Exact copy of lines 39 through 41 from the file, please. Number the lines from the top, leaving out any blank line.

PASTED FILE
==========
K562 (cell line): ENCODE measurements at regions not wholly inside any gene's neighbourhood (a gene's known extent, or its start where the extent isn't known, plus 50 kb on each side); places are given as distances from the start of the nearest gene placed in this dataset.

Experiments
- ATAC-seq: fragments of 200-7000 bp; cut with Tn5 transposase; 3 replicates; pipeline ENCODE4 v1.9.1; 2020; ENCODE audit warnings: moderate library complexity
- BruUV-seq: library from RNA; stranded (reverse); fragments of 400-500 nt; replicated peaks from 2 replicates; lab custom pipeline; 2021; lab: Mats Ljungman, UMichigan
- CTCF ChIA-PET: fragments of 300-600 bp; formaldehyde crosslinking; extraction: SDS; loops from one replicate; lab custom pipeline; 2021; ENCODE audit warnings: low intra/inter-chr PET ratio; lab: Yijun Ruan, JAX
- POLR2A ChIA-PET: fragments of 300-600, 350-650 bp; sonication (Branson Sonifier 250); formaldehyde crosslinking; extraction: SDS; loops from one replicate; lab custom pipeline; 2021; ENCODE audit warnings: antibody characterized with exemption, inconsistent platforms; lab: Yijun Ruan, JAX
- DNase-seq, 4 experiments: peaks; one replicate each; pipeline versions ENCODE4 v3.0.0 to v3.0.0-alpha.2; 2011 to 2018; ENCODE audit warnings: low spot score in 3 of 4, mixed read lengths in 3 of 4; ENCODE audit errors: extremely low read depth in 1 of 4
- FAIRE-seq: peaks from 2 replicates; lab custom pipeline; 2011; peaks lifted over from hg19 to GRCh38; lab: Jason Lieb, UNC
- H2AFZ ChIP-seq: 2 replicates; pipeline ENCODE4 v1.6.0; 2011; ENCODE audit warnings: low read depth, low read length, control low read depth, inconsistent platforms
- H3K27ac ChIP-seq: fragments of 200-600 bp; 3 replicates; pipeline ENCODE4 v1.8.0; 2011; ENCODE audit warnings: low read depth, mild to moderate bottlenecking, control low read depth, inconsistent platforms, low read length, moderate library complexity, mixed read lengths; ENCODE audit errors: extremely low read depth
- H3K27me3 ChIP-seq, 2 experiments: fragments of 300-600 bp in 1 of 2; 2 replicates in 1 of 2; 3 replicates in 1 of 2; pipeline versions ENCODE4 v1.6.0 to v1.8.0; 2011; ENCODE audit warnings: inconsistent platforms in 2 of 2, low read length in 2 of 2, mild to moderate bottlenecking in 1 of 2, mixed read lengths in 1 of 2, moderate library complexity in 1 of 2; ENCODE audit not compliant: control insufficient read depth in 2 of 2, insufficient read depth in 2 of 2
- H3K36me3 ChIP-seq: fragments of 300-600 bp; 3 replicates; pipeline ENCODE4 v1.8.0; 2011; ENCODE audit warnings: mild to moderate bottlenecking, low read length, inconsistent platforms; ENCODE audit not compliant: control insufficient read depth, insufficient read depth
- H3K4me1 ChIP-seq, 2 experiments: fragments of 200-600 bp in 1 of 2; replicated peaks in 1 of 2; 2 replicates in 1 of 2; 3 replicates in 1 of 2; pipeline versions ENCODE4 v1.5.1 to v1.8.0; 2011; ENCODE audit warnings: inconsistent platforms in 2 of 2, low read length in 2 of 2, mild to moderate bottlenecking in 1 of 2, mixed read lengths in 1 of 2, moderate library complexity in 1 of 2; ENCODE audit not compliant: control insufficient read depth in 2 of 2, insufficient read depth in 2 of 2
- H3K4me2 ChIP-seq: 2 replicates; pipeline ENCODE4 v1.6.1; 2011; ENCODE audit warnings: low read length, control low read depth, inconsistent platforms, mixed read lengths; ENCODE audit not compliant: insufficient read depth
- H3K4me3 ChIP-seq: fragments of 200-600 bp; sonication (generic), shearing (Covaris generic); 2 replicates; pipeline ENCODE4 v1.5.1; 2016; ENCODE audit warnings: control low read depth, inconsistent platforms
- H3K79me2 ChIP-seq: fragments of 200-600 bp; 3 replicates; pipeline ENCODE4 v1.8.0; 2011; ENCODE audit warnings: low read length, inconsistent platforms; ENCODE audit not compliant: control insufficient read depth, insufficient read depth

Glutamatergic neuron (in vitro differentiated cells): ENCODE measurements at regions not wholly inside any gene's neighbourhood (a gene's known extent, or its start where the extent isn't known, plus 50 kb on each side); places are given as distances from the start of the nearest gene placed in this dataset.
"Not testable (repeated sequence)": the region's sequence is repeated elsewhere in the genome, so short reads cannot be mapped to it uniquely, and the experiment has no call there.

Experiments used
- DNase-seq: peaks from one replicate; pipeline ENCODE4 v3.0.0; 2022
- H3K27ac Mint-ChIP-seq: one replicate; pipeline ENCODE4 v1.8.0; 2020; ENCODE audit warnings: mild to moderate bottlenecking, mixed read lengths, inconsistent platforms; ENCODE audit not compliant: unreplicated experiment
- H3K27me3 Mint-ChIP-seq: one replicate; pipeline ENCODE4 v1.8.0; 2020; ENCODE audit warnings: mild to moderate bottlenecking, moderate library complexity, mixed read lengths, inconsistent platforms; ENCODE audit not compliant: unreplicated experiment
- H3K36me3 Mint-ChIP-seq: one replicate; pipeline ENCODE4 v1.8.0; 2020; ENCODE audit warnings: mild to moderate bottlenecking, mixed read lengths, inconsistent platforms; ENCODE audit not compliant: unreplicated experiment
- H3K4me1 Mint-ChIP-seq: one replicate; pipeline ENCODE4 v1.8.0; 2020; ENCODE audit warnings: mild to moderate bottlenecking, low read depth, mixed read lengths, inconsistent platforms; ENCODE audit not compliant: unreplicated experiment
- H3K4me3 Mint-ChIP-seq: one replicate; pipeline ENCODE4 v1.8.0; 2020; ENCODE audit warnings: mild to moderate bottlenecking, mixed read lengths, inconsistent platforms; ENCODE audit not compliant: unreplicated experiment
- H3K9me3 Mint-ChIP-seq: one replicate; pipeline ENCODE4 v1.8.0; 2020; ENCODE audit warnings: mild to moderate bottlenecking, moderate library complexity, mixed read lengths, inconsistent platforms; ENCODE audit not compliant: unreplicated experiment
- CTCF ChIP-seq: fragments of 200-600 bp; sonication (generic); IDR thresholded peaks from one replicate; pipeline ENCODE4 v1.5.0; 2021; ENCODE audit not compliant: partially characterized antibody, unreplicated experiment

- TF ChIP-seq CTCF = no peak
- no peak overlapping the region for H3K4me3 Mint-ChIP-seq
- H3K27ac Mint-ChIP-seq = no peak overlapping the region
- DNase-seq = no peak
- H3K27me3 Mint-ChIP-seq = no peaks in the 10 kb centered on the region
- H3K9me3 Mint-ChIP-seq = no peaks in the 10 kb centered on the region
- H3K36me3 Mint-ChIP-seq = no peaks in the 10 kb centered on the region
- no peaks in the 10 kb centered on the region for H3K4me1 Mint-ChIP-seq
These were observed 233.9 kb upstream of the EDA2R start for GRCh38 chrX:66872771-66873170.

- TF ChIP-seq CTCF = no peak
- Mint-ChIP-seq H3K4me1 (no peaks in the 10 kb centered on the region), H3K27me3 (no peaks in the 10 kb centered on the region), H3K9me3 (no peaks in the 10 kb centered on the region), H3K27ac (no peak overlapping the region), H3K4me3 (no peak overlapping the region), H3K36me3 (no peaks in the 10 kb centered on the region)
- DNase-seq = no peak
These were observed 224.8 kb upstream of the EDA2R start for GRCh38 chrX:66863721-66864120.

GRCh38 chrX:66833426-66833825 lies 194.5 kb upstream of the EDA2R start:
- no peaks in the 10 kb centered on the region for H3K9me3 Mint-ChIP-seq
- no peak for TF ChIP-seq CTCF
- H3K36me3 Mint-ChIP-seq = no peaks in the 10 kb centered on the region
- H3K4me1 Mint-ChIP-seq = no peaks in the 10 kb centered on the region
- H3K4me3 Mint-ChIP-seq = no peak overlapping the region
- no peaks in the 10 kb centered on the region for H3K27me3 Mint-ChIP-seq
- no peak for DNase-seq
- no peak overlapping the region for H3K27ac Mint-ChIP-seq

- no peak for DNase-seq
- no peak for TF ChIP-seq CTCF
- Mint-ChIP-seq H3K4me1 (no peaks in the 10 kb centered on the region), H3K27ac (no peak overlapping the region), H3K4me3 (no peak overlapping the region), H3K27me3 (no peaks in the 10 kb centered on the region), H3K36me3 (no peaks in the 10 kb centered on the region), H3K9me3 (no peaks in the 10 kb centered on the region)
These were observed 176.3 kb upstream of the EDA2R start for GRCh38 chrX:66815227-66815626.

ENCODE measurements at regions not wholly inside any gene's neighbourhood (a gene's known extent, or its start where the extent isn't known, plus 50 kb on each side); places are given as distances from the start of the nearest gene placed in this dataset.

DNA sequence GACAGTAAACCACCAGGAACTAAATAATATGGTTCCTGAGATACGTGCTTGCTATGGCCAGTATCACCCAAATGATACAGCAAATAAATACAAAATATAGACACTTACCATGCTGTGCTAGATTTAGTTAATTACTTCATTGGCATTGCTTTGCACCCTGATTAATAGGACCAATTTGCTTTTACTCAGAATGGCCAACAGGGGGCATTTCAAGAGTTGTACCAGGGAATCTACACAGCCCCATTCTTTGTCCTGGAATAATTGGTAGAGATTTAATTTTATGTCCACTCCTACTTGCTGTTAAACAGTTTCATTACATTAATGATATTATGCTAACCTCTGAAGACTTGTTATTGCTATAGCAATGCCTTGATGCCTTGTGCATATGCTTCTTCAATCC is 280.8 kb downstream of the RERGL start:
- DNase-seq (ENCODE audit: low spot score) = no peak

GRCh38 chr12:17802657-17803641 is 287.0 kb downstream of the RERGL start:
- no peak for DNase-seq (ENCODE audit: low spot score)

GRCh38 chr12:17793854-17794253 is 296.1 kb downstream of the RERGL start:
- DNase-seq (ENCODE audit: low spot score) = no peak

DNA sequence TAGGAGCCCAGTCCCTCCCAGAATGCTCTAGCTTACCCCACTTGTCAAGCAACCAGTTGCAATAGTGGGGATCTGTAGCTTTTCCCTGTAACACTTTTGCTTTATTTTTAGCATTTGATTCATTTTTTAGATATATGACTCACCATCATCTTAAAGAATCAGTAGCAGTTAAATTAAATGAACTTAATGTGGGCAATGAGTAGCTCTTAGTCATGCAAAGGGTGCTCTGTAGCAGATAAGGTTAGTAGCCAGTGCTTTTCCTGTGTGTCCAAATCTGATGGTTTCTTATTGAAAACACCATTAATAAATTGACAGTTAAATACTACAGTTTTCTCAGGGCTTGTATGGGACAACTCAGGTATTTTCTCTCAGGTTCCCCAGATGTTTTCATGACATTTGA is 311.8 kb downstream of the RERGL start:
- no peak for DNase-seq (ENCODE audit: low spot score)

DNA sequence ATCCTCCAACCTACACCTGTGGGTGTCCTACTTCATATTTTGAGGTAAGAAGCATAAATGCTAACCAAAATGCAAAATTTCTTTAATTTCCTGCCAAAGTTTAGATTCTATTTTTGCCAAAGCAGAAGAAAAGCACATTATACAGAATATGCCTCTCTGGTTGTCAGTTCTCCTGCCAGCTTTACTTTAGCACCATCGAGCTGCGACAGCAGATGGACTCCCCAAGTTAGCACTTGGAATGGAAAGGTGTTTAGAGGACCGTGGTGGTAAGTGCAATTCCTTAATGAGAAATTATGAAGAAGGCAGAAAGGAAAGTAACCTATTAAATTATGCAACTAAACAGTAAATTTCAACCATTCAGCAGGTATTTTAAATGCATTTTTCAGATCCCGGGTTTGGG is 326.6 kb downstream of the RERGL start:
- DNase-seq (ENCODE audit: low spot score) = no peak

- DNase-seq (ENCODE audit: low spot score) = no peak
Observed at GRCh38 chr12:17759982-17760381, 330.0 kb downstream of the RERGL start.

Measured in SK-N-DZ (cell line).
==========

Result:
- DNase-seq = no peak
These were observed 224.8 kb upstream of the EDA2R start for GRCh38 chrX:66863721-66864120.

GRCh38 chrX:66833426-66833825 lies 194.5 kb upstream of the EDA2R start: